Scientists have identified a type of stem cell that appears to be responsible for the neurons involved in higher brain function…
The mammalian cerebral cortex is layered like an onion, with neurons in different layers responsible for different levels of cognitive function. Neurons in the inner layers are connected to subcortical targets – such as the thalamus and basal ganglia – that deal with basic sensory and motor signals. Neurons in the outer layers are connected to other parts of the cortex, which in humans play a role in higher-level brain processes such as self-awareness, language and problem-solving.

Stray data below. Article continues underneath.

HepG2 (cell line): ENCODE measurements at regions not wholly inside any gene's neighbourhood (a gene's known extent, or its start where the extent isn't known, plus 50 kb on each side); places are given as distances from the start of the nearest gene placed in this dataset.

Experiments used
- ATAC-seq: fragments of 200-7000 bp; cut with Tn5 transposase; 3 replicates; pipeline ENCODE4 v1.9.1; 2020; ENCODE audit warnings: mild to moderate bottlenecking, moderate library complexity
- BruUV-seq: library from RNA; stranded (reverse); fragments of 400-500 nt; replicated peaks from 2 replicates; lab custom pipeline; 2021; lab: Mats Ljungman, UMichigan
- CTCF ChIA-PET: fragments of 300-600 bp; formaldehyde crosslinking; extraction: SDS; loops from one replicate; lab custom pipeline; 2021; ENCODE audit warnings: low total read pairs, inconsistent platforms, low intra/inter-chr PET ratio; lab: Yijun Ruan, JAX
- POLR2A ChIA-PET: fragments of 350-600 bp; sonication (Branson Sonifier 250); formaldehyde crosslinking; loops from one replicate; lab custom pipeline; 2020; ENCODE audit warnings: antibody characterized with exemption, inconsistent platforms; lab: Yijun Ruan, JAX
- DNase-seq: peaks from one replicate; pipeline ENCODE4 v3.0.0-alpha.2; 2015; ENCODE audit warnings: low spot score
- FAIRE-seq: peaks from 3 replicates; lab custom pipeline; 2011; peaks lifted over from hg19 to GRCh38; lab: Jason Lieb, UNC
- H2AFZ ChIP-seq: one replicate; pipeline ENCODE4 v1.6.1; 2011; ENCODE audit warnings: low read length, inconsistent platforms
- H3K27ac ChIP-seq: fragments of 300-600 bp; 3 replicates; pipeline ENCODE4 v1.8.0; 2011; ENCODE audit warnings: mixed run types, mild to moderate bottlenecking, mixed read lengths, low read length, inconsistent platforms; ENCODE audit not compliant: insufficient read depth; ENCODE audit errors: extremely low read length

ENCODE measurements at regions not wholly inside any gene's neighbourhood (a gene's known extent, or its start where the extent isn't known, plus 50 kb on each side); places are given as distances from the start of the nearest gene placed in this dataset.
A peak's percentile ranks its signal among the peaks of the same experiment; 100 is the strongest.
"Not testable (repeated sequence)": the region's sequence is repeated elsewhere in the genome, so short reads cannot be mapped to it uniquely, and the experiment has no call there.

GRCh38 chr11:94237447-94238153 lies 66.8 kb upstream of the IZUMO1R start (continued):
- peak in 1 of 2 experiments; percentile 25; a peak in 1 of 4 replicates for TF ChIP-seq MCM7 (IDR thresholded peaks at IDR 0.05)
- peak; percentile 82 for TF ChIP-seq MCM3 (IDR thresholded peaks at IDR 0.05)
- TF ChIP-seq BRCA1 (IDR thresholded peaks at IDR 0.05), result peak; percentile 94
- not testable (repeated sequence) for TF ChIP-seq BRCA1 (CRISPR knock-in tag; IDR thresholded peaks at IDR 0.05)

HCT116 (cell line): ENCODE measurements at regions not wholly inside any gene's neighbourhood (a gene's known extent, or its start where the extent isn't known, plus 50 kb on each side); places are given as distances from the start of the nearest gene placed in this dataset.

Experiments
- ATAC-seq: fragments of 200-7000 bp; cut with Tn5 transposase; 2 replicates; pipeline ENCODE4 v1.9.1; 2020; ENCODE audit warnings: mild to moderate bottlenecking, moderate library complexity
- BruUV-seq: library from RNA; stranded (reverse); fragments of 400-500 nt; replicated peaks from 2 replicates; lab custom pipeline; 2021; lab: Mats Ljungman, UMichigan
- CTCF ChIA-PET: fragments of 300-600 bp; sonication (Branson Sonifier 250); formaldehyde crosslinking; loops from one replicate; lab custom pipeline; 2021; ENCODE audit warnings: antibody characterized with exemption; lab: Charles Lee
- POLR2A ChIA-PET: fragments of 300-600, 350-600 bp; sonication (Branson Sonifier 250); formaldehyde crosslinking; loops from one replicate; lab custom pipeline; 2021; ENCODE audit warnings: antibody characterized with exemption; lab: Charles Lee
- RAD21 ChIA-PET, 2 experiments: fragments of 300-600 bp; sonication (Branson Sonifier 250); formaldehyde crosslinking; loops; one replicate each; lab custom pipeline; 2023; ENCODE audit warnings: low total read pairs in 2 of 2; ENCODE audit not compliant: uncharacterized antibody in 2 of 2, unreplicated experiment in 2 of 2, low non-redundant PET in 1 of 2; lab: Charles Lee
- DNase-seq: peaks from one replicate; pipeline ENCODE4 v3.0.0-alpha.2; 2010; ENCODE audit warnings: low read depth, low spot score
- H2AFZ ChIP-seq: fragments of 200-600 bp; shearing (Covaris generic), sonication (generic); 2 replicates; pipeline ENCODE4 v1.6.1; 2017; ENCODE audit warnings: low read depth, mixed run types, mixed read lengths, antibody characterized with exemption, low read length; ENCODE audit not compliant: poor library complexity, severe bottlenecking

In the developing brain, stem cells in the heart of the cortex produce neurons in sequence from the inner layer outwards. “Neurons migrate past earlier-born neurons to reach a more superficial position,” explains Ulrich Mueller at The Scripps Research Institute in California. This is then repeated to generate all cortical layers, with a neuron’s birthdate determining its layer – and therefore its function.
“However, it had never been established whether the connection between birthdate and neuronal cell type is casual or causal,” says Mueller. “We went to find out.”
In the prevailing model, different types of neurons are generated in successive waves by a single type of stem cell. However, when Mueller and his colleagues studied the developing brains of mice embryos, they found that neurons in the upper layers of the cortex are produced by a different type of stem cell. This is particularly intriguing since upper layer neurons are especially abundant in humans. “Maybe the invention of this new type of stem cell was important in driving brain evolution,” says Mueller.